The Rooster Bar: Why Won't the ABA Shut Down Bottom-Tier For-Profit Law Schools ?

John Grisham's latest novel, titled The Rooster Bar, tells the story of Mark Frazier, a law student who attends a for-profit institution called Foggy Bottom Law School. By the time he is a senior, Mark has accumulated $195,000 in student loans and concludes he made a bad investment.

FBLS's bar pass rates are embarrassing low, and few of its graduates obtains jobs that justify their enormous student-loan debt. By the time FBLS students are seniors, their morale has plummeted, and some even spare verbally with their professors in class. In fact:
To varying degrees, almost everyone Mark knew believed that (1) FBLS was a sub-par law school that (2) made too many promises, and (3) charged too much money, and (4) encouraged too much debt while (5) admitting a lot of mediocre students who really had no business in law school, and (6) were either not properly prepared for the bar exam or (7) to dumb to pass it.
Foggy Bottom Law School is a fictional for-profit law school, but it closely resembles the real ones. Infilaw, owned by an equity group out of Chicago, runs three for profit law schools; and all three are in trouble. Charlotte School of Law closed in August after it lost its license to operate. Arizona Summit Law School was placed on probation last March by the American Bar Association, and the ABA warned Florida Coastal School of Law in October that it was "significantly out of compliance" with the ABA's accreditation standards.

Not surprisingly, Infilaw wants to sell its two law schools that are still open. But why did the American Bar Association ever accredit these schools in the first place? The answer is illusive, but here is a key fact. In the 1995, when Bill Clinton was president, the U.S. Justice Department sued the ABA, claiming it was in violation of federal antitrust laws.  The suit was settled in 1996, and the ABA agreed not to deny accreditation to a law school solely because it was a for-profit entity.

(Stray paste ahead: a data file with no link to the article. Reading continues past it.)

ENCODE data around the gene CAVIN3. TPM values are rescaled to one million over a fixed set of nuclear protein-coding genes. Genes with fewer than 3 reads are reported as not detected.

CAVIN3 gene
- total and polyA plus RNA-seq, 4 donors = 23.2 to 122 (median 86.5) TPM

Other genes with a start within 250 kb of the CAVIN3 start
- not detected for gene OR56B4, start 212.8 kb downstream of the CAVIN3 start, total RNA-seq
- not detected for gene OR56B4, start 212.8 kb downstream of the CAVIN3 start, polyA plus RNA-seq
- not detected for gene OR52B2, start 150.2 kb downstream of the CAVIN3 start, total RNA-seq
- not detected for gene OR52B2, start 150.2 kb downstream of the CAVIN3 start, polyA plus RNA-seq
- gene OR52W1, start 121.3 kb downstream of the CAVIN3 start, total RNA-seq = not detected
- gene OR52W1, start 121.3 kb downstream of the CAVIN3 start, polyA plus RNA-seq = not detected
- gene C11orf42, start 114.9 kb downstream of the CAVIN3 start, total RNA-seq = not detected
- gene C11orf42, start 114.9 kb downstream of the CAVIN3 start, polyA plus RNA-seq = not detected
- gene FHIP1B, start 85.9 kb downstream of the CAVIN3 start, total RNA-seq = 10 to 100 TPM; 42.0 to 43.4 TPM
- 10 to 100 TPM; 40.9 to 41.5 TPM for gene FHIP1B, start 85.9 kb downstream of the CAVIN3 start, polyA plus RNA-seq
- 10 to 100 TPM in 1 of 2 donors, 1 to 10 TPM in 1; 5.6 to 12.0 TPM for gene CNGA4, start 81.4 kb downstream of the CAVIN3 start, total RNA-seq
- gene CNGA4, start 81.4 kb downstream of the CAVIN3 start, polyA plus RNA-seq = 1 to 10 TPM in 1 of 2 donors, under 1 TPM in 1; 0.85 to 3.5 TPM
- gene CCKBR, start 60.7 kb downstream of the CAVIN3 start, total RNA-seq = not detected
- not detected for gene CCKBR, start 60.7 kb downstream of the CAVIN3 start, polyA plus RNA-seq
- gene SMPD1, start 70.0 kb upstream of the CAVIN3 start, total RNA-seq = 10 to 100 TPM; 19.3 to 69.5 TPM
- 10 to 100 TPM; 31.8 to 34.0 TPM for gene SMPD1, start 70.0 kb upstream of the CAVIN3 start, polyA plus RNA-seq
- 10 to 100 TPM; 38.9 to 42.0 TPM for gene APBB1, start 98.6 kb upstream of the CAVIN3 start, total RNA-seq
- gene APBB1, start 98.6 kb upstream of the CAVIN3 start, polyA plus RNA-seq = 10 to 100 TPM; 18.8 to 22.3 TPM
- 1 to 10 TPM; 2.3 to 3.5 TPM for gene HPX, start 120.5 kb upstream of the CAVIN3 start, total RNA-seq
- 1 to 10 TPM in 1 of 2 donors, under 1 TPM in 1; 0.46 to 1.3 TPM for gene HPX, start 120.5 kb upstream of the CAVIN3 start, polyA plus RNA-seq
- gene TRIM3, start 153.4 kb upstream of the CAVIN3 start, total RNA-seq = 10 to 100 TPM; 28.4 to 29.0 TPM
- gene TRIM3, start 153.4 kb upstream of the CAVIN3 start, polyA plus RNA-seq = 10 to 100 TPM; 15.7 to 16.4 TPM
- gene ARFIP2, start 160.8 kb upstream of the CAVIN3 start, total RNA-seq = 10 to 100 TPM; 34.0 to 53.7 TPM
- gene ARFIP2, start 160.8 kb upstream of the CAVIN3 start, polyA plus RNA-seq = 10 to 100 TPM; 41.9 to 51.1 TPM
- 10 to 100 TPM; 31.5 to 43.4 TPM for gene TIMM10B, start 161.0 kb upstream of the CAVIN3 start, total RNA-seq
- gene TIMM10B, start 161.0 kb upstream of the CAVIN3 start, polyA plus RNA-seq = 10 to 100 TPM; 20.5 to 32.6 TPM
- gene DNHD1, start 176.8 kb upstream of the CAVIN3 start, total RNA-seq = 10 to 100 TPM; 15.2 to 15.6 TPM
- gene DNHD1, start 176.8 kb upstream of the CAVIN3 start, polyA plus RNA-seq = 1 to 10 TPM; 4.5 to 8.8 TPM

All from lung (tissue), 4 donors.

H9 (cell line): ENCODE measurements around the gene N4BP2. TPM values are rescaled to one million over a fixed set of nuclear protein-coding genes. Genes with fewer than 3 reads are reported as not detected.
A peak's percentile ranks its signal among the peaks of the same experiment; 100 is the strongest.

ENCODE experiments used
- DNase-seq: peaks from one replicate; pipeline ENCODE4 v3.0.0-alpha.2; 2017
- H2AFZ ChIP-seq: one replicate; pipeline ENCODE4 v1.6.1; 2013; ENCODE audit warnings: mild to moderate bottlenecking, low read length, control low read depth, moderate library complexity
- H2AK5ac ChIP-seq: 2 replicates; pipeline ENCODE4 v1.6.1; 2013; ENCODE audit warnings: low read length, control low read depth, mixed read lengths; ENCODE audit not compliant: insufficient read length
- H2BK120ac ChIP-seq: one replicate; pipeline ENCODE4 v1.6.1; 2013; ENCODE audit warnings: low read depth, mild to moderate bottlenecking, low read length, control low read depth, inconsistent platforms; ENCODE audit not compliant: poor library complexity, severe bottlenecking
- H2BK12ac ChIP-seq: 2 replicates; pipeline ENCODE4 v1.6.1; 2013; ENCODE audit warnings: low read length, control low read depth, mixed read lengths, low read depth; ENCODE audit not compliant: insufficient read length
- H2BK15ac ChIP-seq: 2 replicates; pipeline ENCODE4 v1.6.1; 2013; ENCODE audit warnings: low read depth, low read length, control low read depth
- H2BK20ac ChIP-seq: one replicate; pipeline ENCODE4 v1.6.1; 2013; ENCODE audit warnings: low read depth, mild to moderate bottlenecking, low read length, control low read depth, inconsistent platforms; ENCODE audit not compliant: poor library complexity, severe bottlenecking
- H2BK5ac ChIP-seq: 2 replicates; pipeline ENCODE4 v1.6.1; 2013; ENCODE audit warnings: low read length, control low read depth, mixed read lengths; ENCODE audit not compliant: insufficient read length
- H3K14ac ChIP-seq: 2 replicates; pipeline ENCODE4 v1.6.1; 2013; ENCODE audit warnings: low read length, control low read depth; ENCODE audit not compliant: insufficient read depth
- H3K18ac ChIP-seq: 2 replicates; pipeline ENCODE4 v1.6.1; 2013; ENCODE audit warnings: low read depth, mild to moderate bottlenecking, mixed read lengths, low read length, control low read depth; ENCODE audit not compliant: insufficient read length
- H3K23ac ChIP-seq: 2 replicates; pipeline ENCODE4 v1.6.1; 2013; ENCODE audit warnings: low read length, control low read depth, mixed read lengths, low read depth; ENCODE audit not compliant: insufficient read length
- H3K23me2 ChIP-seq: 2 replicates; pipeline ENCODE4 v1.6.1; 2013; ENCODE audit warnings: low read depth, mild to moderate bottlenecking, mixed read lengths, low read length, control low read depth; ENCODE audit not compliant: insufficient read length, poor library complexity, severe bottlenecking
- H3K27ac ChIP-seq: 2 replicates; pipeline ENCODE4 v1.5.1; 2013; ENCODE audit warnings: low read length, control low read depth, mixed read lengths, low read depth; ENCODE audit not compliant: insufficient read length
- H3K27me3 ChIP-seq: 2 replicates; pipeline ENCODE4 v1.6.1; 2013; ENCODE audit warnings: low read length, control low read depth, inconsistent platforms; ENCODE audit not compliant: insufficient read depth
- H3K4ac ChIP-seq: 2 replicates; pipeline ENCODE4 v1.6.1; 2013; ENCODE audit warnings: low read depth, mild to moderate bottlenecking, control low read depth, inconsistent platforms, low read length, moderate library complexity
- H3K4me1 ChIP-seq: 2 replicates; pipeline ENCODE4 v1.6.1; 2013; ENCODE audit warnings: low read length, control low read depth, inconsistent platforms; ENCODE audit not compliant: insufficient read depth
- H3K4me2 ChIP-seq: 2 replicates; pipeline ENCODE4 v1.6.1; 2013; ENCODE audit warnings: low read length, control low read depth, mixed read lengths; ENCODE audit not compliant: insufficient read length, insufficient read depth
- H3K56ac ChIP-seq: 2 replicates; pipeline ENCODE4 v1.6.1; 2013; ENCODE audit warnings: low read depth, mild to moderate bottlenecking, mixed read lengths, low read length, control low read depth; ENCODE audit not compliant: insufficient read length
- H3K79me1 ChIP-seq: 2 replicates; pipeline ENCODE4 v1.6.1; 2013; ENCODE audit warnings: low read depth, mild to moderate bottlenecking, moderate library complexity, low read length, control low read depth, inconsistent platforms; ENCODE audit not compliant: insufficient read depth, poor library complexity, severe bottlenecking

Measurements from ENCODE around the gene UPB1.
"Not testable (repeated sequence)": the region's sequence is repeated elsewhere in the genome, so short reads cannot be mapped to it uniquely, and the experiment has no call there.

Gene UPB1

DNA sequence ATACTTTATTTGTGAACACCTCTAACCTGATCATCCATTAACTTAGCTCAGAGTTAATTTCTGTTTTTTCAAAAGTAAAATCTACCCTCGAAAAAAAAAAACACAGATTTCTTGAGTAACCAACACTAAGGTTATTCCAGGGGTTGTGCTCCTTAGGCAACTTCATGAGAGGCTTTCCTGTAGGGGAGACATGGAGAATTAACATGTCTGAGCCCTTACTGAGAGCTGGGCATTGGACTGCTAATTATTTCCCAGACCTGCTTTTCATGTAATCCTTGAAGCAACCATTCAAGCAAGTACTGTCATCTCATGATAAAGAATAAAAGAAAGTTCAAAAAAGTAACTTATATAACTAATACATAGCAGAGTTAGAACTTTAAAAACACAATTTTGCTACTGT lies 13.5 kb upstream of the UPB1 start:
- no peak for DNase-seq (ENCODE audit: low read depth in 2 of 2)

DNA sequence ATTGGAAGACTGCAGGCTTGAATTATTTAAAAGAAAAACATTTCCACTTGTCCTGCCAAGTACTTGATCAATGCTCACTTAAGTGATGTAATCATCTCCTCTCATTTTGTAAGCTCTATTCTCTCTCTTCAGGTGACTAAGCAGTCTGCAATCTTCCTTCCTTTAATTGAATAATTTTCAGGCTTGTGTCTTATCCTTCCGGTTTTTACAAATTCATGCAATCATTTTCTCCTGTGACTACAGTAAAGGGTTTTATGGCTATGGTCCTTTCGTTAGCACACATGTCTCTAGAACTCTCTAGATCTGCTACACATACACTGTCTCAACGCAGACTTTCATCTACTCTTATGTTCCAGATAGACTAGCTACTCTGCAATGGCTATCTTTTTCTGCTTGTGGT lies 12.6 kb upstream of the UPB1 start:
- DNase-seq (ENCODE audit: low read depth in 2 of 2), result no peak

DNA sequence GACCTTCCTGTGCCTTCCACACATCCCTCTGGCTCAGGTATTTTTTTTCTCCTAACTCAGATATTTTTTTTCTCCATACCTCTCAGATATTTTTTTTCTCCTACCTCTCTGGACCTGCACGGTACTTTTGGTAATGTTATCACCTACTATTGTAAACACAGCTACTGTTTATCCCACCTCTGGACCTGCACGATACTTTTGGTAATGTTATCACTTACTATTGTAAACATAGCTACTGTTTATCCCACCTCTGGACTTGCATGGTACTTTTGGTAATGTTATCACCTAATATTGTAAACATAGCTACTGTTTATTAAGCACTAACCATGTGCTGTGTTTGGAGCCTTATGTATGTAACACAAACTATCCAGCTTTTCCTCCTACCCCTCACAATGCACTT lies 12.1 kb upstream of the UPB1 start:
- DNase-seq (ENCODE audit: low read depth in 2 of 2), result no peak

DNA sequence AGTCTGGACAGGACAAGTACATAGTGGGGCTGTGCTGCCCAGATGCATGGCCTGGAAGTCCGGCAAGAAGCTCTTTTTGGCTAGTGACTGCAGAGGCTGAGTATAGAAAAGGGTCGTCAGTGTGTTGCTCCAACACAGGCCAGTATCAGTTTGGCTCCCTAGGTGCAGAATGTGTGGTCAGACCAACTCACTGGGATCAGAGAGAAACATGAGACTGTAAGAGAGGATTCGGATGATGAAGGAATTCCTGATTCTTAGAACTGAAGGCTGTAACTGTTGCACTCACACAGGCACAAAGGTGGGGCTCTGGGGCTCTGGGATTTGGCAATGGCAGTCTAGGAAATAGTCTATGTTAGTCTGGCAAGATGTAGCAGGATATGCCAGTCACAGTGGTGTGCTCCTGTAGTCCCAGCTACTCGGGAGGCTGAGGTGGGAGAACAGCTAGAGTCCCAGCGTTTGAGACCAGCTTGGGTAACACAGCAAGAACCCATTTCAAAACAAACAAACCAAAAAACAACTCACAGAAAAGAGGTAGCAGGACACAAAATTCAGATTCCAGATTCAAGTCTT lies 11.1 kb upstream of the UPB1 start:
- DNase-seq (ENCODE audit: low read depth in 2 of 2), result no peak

That same year, a law professor named Don Lively started Florida Coastal Law School in Jacksonville, Florida. In 2004, Lively sold out to Sterling Partners, a Chicago-based private-equity firm. According to the Wall Street Journal, Sterling created Infilaw as a holding company for the law schools and lined up additional investors, allegedly including Harvard University's endowment fund.

By almost any measure, all three Infilaw law schools are sub-par institutions. If you want to see the data, visit Law School Transparency's web site.  All three schools charge high tuition rates similar to reputable law schools like Harvard and Yale. Yet these three schools have low bar pass rates and very few graduates find law jobs that justify the enormous student-loan debt they accumulated to get their law degrees.

The for-profit advocates say schools like the Infilaw trio offer opportunities to minority students who are often rejected by reputable schools because of mediocre undergraduate GPAs and low LSAT scores. But the top-tier schools bend over backward to attract minority students and have plenty of scholarship money to recruit them. Too often the people who enroll at for-profit law schools are not academically prepared to study law and often fail their bar exams.

As has been often reported in the media, the job market for recent law graduates is terrible; and the bottom-tier law schools are producing lawyers who run a high risk of failing the bar while facing dismal job prospects.

In short, the integrity of legal education has been seriously undermined by a herd of poor-quality law schools, including the Infilaw schools and several public law schools as well.  Apparently, even Harvard University contributed to this train wreck, although Harvard wouldn't confirm that its endowment fund invested in Infilaw's schools.

The American Bar Association is primarily responsible for this disaster, but is it taking steps to shut down the bottom-feeding law schools? No it is not. In fact, the ABA is considering a measure that would allow law schools to make LSAT scores an optional criteria for law school admission. The purpose of that action, perhaps, is to make it harder to measure just how low some law schools' admission standards really are.



References

John Grisham. The Rooster Bar. New York: Doubleday, 2017.

Andrew Kreighbaum. ABA Backs Testing Choices on law Admissions, Inside Higher Ed, November 7, 2017.

Andrew Kreighbaum. Report: For-Profit Looking to Sell 2 Law Schools. Inside Higher Ed, November 29, 2017.

Josh Mitchell. The Rise and Fall of a Law School Empire Fueled by Student Loans. Wall Street Journal, November 24, 2017.

Law School Transparency web site.

Angela Morris. GRE or LSAT? ABA Council's Latest Move Could Nix Tests Altogether. Law.com, November 3, 2017.

United States v. American Bar Association, 934 F. Supp. 435 (D.D.C. 1996).